The sixth of Kate Raworth’s “Seven Ways to Think Like a 21-st Century Economist” is a green version of the fifth: forget the idea that economies must become dirty before they can become clean, and start designing ways to clean them up now.
What we are talking about here is a pattern in the data that is similar to Kuznets’s curve: as economies develop, environmental problems such as air quality and biodiversity decline increase, until they decline again. Again the question is whether this is a mere pattern in the data or there are fundamental mechanisms at work that justify labelling this as a ‘law’, and whether such a law, if it exists, should inspire policy recommendations. For the original Kuznets curve I explained that as far as I know, the pattern came before the purported ‘law’ (which few economists claim to be a fundamental law anyway), and that many of the policies that Raworth claims are inspired by the Kuznets curve actually aim to clear the mountains of debt that the respective countries (Greece and Argentina, for example) had accumulated. So I wasn’t so convinced her accusations stuck; with the environmental Kuznets, however, she has a point.
The mechanisms that economists commonly suggest to explain the environmental Kuznets are indeed a comfortable argument for policy makers and politicians to favour economic growth: as the argument goes, people need to get richer before they can start caring about the environment. Part of the explanation for the inverted U in environmental data is that people consider some of these environmental qualities a luxury that people can only afford once they have secured their livelihood. Indeed, as Prakash in her example illustrates, many poor countries, or rather their policy makers, argue that they are too poor to care about the environment: only when they have secured their own livelihoods they can start caring about elephants.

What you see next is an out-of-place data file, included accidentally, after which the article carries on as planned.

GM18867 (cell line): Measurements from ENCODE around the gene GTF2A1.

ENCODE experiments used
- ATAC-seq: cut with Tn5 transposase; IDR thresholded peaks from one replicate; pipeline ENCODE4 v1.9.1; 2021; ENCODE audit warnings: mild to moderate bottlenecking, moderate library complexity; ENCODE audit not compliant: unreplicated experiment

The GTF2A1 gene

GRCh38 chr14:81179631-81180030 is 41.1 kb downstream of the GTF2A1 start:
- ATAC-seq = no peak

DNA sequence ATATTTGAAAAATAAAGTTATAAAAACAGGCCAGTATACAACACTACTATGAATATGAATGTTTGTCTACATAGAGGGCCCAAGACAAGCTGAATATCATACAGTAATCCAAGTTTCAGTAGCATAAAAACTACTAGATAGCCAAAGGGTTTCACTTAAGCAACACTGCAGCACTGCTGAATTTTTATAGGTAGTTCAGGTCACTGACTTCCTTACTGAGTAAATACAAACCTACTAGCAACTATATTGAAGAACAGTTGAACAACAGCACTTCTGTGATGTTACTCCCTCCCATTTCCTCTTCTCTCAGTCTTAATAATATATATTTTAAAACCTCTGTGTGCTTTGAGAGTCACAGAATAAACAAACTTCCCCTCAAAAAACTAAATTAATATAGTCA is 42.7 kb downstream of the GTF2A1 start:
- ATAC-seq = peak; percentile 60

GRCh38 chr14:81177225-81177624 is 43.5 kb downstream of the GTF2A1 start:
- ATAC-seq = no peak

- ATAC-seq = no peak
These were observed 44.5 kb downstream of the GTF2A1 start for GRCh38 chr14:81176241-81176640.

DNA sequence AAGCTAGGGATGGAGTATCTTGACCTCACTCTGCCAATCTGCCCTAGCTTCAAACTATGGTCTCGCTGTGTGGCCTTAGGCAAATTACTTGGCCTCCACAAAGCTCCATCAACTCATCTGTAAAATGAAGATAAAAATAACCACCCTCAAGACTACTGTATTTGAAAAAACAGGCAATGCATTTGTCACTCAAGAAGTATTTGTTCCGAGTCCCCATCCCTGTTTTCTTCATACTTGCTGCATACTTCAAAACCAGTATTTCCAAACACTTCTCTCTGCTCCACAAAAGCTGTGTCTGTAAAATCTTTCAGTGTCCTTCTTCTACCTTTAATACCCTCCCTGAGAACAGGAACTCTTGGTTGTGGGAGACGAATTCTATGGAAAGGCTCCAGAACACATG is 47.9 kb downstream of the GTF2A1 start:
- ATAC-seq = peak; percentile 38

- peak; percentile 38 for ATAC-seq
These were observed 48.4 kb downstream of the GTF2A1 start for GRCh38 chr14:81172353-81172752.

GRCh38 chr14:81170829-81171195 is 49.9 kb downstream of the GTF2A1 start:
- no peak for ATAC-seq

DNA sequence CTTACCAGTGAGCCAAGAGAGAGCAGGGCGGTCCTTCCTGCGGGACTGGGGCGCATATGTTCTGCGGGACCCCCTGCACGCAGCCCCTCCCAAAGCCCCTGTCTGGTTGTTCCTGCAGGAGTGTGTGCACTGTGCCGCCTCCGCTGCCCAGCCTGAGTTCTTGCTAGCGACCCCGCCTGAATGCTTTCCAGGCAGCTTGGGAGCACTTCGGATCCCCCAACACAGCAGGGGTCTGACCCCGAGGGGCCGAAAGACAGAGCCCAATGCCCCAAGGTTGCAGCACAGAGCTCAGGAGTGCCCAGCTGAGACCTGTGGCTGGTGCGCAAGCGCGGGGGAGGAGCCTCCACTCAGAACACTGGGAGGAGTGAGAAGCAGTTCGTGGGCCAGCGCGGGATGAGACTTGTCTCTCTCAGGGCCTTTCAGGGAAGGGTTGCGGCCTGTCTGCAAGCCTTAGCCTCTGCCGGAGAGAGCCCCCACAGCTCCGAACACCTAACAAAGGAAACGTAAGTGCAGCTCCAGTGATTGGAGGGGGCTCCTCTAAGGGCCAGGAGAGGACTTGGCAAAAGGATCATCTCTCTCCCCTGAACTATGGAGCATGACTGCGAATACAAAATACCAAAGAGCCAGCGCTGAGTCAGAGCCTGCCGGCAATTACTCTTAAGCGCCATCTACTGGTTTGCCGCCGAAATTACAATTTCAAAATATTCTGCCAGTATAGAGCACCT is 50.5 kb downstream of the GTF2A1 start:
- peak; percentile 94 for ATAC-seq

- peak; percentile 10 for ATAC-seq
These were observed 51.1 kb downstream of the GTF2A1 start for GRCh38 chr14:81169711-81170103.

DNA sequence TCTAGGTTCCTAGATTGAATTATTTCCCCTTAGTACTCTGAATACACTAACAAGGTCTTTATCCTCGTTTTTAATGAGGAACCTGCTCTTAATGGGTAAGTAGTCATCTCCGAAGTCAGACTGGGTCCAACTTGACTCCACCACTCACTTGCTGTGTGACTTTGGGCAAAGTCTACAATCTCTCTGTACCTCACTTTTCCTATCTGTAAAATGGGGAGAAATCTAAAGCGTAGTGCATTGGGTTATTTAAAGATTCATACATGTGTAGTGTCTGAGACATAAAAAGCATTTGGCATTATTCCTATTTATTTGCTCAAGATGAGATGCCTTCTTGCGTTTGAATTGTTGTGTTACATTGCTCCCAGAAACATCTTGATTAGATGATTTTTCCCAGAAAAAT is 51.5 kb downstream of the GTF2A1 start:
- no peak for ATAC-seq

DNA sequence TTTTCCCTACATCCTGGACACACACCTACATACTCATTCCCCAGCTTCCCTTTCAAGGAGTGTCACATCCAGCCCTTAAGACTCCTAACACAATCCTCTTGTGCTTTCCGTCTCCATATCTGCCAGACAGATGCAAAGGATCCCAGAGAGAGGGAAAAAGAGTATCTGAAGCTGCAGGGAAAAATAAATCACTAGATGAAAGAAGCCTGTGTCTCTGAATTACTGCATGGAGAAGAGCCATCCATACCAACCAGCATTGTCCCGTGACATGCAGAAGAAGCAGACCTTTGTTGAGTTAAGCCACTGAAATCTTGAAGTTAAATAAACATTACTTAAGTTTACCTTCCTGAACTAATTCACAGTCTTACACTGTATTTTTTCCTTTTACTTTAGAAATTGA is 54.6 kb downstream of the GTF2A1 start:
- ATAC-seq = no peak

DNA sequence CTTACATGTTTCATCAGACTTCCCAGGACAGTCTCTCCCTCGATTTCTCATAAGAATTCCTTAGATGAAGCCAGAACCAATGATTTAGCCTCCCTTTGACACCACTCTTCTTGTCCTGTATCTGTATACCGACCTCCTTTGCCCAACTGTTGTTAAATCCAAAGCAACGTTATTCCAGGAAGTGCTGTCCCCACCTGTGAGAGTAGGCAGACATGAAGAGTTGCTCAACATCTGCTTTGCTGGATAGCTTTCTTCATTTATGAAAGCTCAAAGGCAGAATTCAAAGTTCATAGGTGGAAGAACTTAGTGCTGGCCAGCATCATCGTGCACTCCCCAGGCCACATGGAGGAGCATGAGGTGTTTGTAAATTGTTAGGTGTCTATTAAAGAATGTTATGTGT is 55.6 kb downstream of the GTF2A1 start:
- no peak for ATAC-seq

It is important to realise here that what we refer to so easily as “environmental quality” actually covers a lot of different variables, such as concentration of unpleasant odours, population sizes of rare species, concentration of toxic substances, all the way up to global temperatures running amok and enhancing the destructive power of hurricanes and whatnot. Compare these variables to Maslow’s pyramid: some environmental variables are of direct importance to our immediate physiological needs, such as clean drinking water; others are of more indirect but nevertheless no less importance, such as a stable climate; yet others are important for more higher-order needs, such as the sense of awe that we experience when we encounter a wild giraffe or a sperm whale, or the intense wonder and fascination when we listen to the melodic conversations of songbirds. Lumping this multitude of needs together, and pretending they are all equally essential for human life, is disingenuous. Like people worry about food and shelter before they start caring about self-realisation, it is understandable that developing countries consider poverty alleviation a more urgent matter than nature conservation. People such as Prakash might even consider Raworth’s argument colonial: there are many places in the world where nature conservation is considered a white man’s hobby. Take Skukuza, Kruger Park’s biggest camp, the name of which purportedly reflects locals’ bitterness at having lost their ancestral lands for the establishment of the park.